Effects of Landscape Structure and Bioclimatic Variables on Pollinators in Avocado Production Systems in Murang’a County, Kenya
Eunice Wambui King’ori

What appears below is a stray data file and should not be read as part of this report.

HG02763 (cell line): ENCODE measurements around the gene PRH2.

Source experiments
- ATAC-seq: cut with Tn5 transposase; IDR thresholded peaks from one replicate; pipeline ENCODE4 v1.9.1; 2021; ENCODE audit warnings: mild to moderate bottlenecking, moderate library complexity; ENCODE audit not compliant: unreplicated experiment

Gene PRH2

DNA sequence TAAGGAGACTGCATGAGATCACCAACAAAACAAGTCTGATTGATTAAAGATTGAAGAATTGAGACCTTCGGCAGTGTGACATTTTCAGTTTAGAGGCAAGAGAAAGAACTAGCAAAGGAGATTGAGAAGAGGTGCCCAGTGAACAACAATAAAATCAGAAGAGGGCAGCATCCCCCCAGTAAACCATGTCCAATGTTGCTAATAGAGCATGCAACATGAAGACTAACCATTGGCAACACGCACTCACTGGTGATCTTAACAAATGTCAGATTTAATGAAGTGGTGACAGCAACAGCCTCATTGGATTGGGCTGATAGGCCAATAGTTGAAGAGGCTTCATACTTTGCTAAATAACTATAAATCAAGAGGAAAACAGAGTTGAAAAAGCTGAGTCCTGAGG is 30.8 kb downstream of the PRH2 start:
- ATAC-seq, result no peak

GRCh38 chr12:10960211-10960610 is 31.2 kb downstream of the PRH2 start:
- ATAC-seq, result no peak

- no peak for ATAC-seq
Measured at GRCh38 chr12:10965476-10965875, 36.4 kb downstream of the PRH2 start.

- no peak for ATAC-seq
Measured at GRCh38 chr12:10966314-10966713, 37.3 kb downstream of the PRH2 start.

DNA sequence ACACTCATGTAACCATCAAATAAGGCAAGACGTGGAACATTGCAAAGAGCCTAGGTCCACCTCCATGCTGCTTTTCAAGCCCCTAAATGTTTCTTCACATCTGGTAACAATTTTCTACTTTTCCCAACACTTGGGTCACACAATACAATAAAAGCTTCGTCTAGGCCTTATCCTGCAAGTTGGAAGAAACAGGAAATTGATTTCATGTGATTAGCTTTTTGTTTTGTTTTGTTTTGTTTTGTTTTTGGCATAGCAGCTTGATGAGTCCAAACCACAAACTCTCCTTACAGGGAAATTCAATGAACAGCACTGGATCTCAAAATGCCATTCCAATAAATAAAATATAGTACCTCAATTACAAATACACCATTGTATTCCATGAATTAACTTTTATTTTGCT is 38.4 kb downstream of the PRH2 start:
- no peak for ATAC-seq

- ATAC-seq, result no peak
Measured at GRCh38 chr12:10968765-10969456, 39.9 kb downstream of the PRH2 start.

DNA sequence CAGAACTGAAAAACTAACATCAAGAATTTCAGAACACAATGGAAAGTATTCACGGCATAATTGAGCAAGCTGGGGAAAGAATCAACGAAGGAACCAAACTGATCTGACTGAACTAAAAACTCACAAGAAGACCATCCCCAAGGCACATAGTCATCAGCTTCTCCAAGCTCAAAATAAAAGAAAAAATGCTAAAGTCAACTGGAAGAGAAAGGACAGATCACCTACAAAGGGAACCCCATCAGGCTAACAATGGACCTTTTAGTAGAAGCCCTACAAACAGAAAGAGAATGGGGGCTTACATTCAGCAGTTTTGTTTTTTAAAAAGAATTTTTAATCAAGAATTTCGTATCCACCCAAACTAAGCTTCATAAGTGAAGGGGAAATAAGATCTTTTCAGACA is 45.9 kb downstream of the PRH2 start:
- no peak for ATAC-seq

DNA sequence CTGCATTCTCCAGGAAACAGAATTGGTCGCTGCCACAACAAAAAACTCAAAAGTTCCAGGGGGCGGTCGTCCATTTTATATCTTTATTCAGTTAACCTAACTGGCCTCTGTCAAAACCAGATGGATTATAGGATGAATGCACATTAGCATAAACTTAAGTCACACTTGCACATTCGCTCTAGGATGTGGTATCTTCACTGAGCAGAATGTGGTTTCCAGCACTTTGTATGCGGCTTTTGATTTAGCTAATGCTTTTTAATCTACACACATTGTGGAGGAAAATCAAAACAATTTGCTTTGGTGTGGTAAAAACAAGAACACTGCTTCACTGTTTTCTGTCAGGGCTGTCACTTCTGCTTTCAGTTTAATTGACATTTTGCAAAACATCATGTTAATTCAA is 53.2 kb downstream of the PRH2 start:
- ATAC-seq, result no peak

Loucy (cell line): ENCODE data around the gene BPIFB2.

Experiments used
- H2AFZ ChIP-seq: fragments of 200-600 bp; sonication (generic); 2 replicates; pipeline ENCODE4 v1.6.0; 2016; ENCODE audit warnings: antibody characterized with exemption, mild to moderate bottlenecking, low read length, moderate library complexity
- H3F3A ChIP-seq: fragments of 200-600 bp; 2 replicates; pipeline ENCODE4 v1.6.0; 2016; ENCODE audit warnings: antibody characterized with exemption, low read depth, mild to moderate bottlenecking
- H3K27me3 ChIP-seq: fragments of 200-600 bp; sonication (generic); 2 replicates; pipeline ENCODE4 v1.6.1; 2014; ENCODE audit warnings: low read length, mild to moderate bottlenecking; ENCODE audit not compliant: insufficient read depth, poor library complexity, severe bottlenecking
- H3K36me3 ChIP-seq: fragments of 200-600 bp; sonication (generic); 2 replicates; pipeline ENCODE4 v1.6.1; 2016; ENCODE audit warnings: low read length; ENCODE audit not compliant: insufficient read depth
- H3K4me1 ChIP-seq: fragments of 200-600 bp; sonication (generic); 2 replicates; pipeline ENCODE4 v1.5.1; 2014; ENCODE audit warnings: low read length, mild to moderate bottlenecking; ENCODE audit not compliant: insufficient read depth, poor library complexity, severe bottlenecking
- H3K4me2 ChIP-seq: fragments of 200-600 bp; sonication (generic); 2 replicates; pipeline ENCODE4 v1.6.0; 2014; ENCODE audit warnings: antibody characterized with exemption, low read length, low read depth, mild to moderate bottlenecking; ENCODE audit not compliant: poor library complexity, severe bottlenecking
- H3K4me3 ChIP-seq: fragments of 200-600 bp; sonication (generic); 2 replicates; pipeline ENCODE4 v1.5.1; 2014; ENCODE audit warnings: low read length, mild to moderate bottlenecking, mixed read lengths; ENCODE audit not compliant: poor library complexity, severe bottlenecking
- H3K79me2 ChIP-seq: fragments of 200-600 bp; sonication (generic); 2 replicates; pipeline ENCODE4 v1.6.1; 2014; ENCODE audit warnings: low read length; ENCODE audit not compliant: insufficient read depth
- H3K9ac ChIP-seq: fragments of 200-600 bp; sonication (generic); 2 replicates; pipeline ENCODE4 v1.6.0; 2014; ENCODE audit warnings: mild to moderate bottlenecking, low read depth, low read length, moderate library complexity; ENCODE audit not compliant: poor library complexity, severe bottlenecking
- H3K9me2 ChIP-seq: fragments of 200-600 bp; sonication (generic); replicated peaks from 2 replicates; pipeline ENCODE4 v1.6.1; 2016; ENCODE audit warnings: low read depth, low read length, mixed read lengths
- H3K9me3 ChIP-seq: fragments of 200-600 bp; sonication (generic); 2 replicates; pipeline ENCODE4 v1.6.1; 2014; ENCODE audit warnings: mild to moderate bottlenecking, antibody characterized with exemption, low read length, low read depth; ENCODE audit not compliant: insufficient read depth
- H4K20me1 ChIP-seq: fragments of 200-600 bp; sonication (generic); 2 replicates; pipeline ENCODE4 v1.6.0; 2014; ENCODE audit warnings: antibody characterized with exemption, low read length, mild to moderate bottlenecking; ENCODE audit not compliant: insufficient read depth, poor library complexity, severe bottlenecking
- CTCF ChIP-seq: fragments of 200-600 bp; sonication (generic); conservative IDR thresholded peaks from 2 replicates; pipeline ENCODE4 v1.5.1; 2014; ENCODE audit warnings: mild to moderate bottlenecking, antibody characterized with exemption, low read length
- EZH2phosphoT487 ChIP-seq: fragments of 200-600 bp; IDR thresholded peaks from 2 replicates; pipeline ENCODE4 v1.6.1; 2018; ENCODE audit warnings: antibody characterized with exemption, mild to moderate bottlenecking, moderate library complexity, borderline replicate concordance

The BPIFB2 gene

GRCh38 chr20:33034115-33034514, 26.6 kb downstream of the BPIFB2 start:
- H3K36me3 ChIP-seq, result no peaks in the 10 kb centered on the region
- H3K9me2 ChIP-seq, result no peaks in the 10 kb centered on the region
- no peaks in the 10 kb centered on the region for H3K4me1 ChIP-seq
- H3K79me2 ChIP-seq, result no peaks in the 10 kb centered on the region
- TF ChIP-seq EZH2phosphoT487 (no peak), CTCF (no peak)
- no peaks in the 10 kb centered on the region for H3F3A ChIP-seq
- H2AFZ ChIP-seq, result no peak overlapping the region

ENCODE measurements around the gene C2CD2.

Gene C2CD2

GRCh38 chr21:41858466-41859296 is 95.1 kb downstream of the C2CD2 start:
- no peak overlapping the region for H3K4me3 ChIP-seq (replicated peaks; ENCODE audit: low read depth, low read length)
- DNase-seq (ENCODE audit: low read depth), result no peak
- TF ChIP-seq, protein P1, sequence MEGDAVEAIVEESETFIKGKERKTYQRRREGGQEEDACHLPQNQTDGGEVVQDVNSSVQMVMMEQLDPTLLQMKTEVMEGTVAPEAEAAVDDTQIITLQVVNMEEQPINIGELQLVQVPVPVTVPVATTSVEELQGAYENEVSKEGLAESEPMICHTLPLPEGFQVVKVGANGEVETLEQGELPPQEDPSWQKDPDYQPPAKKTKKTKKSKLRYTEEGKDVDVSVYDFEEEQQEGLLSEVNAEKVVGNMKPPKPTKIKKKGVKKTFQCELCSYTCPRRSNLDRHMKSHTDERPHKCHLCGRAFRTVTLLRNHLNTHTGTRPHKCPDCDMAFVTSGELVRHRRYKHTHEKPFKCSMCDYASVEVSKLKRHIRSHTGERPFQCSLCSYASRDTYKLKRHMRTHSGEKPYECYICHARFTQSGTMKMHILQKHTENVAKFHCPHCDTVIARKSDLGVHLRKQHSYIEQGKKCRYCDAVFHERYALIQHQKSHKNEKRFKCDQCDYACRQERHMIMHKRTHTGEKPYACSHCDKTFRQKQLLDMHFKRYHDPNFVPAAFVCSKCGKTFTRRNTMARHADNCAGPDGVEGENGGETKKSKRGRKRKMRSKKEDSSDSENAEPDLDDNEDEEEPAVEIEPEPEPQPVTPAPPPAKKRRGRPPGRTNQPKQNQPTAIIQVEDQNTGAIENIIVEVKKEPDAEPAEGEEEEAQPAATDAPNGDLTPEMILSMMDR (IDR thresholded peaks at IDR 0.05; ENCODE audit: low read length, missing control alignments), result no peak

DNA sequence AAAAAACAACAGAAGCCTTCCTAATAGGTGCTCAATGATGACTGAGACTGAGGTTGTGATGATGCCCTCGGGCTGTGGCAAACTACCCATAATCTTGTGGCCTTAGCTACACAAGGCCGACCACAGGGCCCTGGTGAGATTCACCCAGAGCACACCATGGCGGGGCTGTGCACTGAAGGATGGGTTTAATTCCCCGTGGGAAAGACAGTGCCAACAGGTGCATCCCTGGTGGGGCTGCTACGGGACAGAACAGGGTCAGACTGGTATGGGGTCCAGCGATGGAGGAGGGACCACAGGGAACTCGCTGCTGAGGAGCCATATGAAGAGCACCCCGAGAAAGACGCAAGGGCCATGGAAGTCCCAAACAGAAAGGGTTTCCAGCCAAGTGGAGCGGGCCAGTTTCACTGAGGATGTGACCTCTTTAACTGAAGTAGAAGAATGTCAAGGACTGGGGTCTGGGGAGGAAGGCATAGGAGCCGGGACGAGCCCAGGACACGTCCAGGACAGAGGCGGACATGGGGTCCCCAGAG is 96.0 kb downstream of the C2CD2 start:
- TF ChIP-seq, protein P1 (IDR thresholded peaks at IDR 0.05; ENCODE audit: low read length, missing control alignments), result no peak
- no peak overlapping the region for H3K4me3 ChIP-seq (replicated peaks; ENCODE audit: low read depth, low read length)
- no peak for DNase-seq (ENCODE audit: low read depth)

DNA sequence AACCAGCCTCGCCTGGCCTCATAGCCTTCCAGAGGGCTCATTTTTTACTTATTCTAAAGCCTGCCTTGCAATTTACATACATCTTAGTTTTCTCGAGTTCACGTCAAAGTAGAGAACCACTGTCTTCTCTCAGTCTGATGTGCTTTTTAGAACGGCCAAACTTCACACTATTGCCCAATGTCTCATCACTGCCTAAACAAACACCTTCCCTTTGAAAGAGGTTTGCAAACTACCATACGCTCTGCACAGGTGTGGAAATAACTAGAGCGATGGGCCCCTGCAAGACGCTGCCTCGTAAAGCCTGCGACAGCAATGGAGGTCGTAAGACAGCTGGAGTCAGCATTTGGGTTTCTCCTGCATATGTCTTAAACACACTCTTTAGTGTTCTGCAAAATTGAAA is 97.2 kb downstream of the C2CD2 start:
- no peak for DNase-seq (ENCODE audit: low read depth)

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One of the most essential ecosystem regulatory services is pollination. It enables the direct production of pollination-dependent food crops such as avocado. Recent climate change and human activities have affected landscape structure by degrading, fragmenting, and interfering with natural pollinator activity (habitats and the foraging sites). The purpose of this research was to determine the impact of landscape structure and bioclimatic characteristics on avocado pollinators in the Murang'a County production system. The study's specific goals were to describe land use/cover (LULC) and assess the impact of landscape structure and bioclimatic variables on pollinators. The random forest (RF) technique was used to categorize LULC using a 2018 composite image generated from the Sentinel 2 (S2) image. Annual croplands, avocado, built-up areas, grasslands, permanent croplands, shrublands, tree cover, and bodies of water were among the mapped classes. The LULC was then refined using pixel and polygon reference data, 70% of which was utilised to train the RF model and 30% as a validation set. For classification, reflectance (Ref), reflectance and vegetation indices (Ref + VIs), reflectance and red-edge-based vegetation indices (REF + RE-VIs), reflectance and vegetation phenology (Ref + Pheno), and reflectance, vegetation indices, red-edge-based vegetation indices, and vegetation phenology (Ref + VIs + RE-VIs + Pheno) were used. The bioclimatic data represent monthly temperature and precipitation values, with the real evapotranspiration and interception variable serving as a humidity proxy. Topographical data was created using a 30 metre digital elevation model (DEM) (aspect and slope). Pollinator data was collected using a global positioning system (GPS). Ref + VIs + RE-VIs + Pheno earned the greatest overall accuracy in the site-specific validation test for both polygon and pixel-based classification, with 80.76 and 70.56 percent, respectively. In the pattern-based accuracy evaluation, Ref + VIs + RE-VIs + Pheno had the highest average similarity (g) of 0.75 for polygon-based classification and Ref + RE-VIs had the highest average similarity (g) of 0.76 for pixel-based classification. The effect of landscape structure and bioclimatic conditions on pollinators was examined using the Maximum Entropy (MaxEnt) model. The data showed that the warmest quarter precipitation (Bio18) contributed the most to the presence of Diptera and honeybee, with 52.4% and 56.5% contributions, respectively. Hymenoptera (other), LULC contributed the most to its prevalence, accounting for 42.7%. Diptera had an AUC of 0.84, Hymenoptera (others) had an AUC of 0.83, and honeybee had an AUC of 0.81. The study demonstrated that using polygon-based training data and integrating Sentinel 2 derived vegetation indices, spectral bands, and phenology metrics, a heterogeneous landscape can be accurately mapped using S2 multi-spectral images. This study employed logistic regression to confirm that landscape structure and bioclimatic variables influence pollinator occurrence and that pollinators such as Diptera, Hymenoptera others, and honeybees were present. Finally, the findings of this study could be used to provide credible information on effective decision-making for long-term pollinator management.